Rail passengers are facing travel disruption on the day of the Eurovision Song Contest final as RMT union members go on strike again in a protracted dispute over pay and conditions.
Fourteen train companies were affected, with many services limited.
Transport Secretary Mark Harper said the strikes were “cynically targeted” at the final, which takes place in Liverpool on Saturday night.
But RMT denied planning the strike to coincide with the event in Liverpool.
It said Saturday was chosen for the strike because it was the last day allowed under employment law.
Its general secretary Mick Lynch said he regretted the disruption but added that people had “plenty of time” to arrange alternative trips, with the union giving more than two weeks’ notice .
The government said the RMT had rejected an offer of “fair and reasonable” pay, but the union denied this.
Train drivers belonging to another union, Aslef, went on strike on Friday, with some parts of Britain without trains all day. It also denied plans to strike to impact Eurovision.
Merseyrail, which operates trains around Liverpool, said it was not affected by Saturday’s strikes and would run late-night services.
But most train companies to and from Liverpool have limited service due to strike action, by National Railway.
National Express says it has added 33 services to Liverpool to help fans get to Eurovision.
Railway companies have warned There will be “little or no service” over large areas of the network and said passengers should prepare for disruption in the days immediately following the strike.
Speaking at a fence outside London Euston station, Mr Lynch said today was the last Saturday of the union’s six-month term in which they could strike.
He later told BBC Radio 4’s Today Program: “We’re not targeting Wembley or Liverpool or any of the activities where people are involved” – a reference to both Eurovision and the play-final. -off of the National Football League at Wembley on Saturday afternoon.
“There isn’t a day when people don’t carry out important activities, in their business or personal lives.
“We don’t set Eurovision dates. We don’t put anti-union laws that require us to have mandates that expire in six months.”
He said the union “would not be targeting a national cup final”, but did not rule out looking at strikes taking place on June 3, when the men’s FA Cup final will be played. organization.
Future strike dates could be announced as early as next week, he said, adding that the union was ready to meet the government and employers at any time to try to reach an agreement. favorable.
He wrote to the transport minister calling for a special summit between ministers, train companies and unions to end the turmoil on the railways.
Which lines are affected?
The following rail operators will be affected:
West Bank Avantic2c, Chiltern Railwaytransnational, East Midlands RailwayGatwick Express, Dai BacGWR, Greater Anglia (including Stansted Express)Heathrow Express, LNERNorth West London Railway, NorthernSouthwest Railway, South EastSouthern, ThameslinkTransPennine Express, and West Midlands Railway.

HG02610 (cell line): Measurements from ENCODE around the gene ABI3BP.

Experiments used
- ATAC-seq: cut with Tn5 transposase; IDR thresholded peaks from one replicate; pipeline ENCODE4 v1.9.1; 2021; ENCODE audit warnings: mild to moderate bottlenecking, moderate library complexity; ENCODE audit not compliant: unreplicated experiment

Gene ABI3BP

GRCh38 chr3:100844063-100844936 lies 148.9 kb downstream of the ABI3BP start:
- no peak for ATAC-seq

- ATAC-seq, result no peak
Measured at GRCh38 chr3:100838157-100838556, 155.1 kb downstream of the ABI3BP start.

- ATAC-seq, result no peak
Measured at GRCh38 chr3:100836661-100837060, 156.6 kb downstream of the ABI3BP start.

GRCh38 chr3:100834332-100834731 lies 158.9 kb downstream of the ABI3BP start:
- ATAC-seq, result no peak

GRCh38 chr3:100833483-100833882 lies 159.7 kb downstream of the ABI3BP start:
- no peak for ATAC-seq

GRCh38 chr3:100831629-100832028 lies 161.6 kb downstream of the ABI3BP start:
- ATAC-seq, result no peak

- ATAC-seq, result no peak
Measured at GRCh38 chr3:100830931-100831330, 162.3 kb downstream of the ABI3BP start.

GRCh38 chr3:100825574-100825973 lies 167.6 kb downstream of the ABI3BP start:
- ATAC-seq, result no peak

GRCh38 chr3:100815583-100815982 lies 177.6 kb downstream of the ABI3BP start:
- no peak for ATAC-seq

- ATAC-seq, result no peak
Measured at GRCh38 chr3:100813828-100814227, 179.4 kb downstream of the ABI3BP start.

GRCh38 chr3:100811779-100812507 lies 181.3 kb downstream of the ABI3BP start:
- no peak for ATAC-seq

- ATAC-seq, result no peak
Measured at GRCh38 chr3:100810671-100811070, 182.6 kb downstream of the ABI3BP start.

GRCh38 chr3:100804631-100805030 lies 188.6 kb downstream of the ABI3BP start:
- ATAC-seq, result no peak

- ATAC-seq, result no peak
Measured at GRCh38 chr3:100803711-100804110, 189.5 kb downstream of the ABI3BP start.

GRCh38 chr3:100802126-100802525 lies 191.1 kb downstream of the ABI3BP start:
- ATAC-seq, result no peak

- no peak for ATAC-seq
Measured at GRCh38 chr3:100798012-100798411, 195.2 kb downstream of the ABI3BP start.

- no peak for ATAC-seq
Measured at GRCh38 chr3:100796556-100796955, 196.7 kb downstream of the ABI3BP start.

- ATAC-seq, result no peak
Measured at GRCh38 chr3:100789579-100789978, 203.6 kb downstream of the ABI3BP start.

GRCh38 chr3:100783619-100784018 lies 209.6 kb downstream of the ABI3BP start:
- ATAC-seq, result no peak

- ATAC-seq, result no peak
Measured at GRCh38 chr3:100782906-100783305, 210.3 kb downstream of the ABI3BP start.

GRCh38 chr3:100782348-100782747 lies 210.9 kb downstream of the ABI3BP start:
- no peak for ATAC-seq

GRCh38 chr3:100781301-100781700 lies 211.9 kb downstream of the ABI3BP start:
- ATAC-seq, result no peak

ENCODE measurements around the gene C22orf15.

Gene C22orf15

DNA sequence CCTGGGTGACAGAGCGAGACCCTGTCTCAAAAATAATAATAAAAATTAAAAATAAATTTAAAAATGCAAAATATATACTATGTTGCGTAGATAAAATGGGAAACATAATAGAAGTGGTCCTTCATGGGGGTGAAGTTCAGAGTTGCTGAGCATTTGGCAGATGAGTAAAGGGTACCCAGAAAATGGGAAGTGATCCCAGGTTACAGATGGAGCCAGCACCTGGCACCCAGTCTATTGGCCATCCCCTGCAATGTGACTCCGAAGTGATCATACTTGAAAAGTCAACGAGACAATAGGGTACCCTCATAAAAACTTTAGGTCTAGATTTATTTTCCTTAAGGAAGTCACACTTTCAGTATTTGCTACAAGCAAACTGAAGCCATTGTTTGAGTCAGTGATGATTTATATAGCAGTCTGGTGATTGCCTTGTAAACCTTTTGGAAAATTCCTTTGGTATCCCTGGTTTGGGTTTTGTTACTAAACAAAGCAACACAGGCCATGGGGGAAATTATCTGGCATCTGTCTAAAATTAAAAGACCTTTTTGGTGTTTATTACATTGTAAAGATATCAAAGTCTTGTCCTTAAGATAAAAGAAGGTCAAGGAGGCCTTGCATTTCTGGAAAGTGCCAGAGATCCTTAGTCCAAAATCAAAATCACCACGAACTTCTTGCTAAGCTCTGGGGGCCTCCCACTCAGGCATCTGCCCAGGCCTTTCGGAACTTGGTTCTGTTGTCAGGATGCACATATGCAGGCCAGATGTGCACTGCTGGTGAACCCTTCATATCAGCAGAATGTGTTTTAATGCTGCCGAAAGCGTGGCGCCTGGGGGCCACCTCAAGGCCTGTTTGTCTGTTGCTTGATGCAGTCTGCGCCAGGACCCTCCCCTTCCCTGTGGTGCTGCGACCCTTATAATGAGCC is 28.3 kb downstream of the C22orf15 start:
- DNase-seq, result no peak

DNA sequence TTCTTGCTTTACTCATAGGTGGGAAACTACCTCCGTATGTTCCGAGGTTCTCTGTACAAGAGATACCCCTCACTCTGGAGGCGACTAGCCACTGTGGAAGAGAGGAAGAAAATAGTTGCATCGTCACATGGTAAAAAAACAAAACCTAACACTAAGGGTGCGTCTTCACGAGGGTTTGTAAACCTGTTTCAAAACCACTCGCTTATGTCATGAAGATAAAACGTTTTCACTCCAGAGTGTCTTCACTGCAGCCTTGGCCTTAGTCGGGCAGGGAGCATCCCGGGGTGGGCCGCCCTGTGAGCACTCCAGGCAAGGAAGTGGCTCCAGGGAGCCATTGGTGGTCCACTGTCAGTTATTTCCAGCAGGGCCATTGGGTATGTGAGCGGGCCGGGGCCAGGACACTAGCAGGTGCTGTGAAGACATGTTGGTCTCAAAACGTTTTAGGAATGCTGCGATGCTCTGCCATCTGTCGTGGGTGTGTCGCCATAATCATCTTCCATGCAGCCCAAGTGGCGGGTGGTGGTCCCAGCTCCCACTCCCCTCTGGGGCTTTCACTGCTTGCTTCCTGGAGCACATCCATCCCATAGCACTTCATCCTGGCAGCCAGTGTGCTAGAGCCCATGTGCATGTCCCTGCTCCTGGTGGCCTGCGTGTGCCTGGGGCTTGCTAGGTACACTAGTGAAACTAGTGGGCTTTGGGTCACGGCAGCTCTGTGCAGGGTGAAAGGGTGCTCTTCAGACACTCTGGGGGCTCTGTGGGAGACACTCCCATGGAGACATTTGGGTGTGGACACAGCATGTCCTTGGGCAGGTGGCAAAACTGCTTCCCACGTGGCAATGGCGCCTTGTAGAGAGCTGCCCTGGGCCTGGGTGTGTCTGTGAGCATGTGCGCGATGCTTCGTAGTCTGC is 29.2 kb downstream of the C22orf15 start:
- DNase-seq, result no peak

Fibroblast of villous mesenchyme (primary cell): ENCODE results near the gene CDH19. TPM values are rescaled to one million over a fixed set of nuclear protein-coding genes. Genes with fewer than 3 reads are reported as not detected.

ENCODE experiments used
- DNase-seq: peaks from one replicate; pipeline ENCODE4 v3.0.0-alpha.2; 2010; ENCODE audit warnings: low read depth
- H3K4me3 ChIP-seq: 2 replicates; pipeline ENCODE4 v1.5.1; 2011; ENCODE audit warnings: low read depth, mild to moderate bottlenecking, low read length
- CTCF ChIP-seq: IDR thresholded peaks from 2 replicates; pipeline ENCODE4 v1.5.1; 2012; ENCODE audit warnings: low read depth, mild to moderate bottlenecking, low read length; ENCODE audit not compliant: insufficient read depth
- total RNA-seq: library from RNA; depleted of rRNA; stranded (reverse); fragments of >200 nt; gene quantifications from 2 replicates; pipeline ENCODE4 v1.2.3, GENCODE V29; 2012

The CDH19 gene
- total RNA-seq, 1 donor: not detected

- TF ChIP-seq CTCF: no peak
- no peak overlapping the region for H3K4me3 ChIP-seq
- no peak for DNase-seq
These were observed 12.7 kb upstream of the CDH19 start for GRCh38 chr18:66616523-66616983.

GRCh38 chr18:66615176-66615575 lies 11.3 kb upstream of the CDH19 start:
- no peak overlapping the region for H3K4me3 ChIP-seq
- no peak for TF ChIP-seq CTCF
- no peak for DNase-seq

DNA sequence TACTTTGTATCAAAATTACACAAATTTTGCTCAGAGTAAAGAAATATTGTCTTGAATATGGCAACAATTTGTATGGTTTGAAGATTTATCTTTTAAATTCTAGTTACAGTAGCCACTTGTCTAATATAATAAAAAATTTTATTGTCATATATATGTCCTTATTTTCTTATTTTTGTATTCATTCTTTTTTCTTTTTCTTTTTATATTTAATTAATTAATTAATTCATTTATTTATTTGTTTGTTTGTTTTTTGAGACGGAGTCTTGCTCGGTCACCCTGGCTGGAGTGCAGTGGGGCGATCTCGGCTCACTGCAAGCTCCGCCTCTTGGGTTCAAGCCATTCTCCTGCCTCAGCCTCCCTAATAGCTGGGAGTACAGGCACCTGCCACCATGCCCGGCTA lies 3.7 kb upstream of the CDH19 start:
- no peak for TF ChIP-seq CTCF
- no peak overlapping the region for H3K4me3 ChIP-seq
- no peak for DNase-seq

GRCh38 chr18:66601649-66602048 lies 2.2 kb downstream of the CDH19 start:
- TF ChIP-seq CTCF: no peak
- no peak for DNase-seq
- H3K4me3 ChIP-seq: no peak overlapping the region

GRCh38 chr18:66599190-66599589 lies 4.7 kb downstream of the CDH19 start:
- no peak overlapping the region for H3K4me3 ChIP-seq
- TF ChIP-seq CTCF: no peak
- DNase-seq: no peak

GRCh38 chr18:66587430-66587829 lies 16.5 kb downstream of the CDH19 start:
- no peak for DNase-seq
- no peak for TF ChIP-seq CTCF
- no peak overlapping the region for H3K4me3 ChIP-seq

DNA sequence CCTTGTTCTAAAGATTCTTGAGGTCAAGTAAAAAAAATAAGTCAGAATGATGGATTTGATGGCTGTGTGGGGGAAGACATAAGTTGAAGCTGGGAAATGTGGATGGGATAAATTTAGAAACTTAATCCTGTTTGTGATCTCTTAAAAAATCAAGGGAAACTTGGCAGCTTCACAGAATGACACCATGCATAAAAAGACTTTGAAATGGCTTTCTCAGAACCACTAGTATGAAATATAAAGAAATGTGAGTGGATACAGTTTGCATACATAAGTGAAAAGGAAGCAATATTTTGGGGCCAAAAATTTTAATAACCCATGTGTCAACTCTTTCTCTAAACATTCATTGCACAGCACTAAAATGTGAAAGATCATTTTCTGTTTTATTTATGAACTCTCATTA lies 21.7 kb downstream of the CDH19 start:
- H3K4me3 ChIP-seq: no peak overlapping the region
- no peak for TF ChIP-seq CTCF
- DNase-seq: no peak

The Rail Delivery Group (RDG), which represents 14 rail companies, said rail users should plan ahead and check services before going. It warns that with few services running there will be “many variations”.
Rebecca Dane-Alderman had planned to travel from Milton Keynes to Worthing to watch the Eurovision final with her best friend – a tradition they have shared every year, except during the coronavirus pandemic cause.
She said much of Friday was spent trying to find alternative routes, but they were unsuccessful, so she will instead watch it in separate locations over a phone call. video.
She told BBC Radio 4’s Today Program: “Most of yesterday I was pretty sad and I felt completely down because of it all.
“I know there are bigger problems in the world, but it’s just something that, as I said, is a tradition for us and we’re really looking forward to doing.
“I really hope there’s some sort of solution soon… Because it impacts people in more ways and is less obvious than people might imagine.”
Kaisa, a fan from Finland, is hoping to travel to the Eurovision final in Liverpool by train – but has a bus ticket in case.
Speaking outside Euston station in London, she told the BBC: “We know that there are train strikes, we actually have bus tickets too, so we keep them in our back pockets if we have any. incident happens, we can still take the bus.
“Looks good, I’ve seen the train schedule so we hope to get there in time.”
RDG has offered railway workers a 5% pay rise for 2022.
The pay rise in the second year depends on the reforms being negotiated.
Mr Harper has called on the RMT to allow its members to vote on the proposal the RDG has made.
But Mr Lynch said the RDG had “damaged” talks to end the long-running dispute because the deal would prohibit further industrial action.
He told BBC Breakfast: “We don’t have enough people, and our members, as well as members of Aslef, have to work extended shifts, extra days, six and seven days a week, when they are sick and tired of it.
“They should be able to make a living during the workweek on their contract.”
Meanwhile, Aslef’s train drivers turned down an offer for two years, in which members would get a 4% raise for 2022 and a 4% raise this year.
However, between the railway industry and the unions there were some solutions. An amendment proposal from Network Rail, which owns and operates the UK’s rail infrastructure, was accepted by RMT members on 20 March, ending that separate dispute.
Aslef drivers will again strike on May 31 and June 3, the day of the FA Cup final.
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